I’ve hit the midpoint of a new novel, and that’s always a good time to come up for air and take a look around. “Coming up for air” literally as well as figuratively. After my last post–four months ago–I came down with yet another head and chest cold that lingered and eventually morphed into bronchitis. Went to the doc, got the meds, stopped the hacking–and kept on feeling terrible. Work was a slog. Social plans fell to the side. Then my doc decided to leave town and I had to shop for a new one.
My new doctor, a young woman, was easy to talk to, or at least she made me feel that she was listening instead of deciding in advance what was or wasn’t going on with me. She ran tests, took me off some meds, tried new meds, referred me to specialists. And then we hit on a big one and discovered via a pulmonary function test that I have chronic asthma, and have probably had it for a long time. An inhalant immediately improved my air intake (OXYGEN, people!) by twenty percent. I had no idea this was going on–I never had “attacks.” That was two weeks ago.
After adding a twice-daily inhalant and some other things like magnesium supplements and small dietary changes, I quickly started feeling and sleeping better. I’m finally feeling up for more things, like working in the garden and other projects–even writing a blog post. The growing lack of air was insidious, so gradual that I didn’t have a clue it was happening. I only knew that something was wrong.
It took three times longer than it should have to create a second draft of Act I and the first half of Act II, up to the midpoint. It was obvious which parts I wrote while feeling my worst. The story line was there–thanks to exhaustive outlining–but the telling lacked spark. Just like I did.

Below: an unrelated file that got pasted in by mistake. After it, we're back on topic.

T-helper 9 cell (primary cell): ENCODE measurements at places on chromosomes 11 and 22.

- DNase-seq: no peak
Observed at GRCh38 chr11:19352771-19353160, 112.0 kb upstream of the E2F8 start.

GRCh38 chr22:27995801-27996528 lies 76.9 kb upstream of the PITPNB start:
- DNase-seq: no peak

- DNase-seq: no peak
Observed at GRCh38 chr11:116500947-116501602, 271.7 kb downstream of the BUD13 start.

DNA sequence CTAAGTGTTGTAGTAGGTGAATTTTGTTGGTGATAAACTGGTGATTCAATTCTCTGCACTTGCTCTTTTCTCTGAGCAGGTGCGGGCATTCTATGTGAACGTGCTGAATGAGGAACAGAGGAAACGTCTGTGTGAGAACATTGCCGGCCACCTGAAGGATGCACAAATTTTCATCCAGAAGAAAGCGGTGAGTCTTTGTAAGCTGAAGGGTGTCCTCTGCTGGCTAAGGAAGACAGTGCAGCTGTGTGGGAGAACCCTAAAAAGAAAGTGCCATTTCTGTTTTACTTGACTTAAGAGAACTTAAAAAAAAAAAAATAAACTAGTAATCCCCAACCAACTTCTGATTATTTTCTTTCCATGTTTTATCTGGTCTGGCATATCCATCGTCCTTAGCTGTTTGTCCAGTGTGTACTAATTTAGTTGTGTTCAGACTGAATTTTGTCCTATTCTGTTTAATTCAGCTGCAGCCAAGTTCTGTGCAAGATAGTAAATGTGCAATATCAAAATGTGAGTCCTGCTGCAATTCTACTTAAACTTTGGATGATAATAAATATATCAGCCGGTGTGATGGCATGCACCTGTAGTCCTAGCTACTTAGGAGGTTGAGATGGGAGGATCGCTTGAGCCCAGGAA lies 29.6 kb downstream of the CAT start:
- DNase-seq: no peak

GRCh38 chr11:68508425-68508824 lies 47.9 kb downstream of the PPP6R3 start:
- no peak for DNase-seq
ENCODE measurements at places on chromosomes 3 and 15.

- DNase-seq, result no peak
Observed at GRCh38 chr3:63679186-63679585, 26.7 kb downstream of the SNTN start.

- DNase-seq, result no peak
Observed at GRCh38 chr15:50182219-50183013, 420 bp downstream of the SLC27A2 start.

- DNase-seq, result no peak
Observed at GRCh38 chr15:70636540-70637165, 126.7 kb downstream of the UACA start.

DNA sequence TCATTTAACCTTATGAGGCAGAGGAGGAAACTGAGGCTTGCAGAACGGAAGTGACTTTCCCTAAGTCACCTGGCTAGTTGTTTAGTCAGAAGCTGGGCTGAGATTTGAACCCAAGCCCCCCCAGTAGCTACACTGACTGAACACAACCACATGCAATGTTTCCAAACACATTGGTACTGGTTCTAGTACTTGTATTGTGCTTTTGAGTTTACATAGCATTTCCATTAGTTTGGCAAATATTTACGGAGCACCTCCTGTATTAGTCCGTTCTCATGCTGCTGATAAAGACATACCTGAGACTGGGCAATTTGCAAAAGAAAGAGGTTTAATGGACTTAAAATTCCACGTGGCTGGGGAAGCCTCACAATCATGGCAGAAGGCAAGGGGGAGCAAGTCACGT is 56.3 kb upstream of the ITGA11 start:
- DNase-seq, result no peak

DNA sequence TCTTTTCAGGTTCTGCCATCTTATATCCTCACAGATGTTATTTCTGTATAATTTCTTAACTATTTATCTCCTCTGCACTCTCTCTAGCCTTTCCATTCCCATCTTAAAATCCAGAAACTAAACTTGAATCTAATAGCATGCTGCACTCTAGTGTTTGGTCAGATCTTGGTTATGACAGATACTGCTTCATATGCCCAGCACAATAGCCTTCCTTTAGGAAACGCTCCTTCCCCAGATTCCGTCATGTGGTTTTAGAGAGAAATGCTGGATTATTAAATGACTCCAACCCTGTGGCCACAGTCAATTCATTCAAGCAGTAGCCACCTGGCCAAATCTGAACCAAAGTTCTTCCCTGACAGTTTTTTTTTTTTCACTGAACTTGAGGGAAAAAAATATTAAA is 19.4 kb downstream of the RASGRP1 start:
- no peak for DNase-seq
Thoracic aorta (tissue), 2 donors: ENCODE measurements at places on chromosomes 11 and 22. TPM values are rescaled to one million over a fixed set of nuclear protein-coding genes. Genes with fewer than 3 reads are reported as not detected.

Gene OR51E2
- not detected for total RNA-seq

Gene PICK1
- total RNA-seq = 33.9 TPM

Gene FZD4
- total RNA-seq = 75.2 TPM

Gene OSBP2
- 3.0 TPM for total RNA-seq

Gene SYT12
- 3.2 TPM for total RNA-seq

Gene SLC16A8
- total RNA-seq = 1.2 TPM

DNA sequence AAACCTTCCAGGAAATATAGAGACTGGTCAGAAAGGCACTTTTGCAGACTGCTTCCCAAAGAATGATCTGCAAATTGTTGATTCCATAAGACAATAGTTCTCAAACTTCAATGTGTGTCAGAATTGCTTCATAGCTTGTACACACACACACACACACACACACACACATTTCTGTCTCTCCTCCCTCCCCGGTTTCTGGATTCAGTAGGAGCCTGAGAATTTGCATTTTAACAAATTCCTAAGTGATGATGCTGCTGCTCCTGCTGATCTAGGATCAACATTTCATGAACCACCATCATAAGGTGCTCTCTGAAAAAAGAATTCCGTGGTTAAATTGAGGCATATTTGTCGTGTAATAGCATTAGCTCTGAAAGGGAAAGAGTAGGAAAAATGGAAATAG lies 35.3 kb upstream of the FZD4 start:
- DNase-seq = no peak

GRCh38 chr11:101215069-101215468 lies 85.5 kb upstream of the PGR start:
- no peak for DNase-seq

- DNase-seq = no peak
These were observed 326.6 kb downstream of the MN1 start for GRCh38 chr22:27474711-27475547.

Hopefully, things are now back on track. They’re certainly a lot more enjoyable. The townhome project next to our house is getting closer to the point that impacts us directly, the grading and landscape treatment of our shared property line. There is now a brick wall on the west end of our garden where there was once an expanse of grass. It has the effect of turning the garden into a courtyard, and fortunately my husband and I both like courtyards. It remains to be seen how the lack of afternoon sun will impact the growth and flowering of my sun-loving plants. But that’s part and parcel of gardening in a city.
In the meantime, we take our coffee breaks on the front porch, where the noise and dust and mess of the construction work is less intrusive. It’s been fun to watch all the dogs taking their people for a walk, clusters of office workers taking fitness breaks, the neighbor on another porch talking way too loudly on his phone, and the little old man going by with a protest sign that says something about protecting the constitution but nothing more specific.
There’s a lot of stories walking around out there, and I’m glad to be able to imagine what they might be.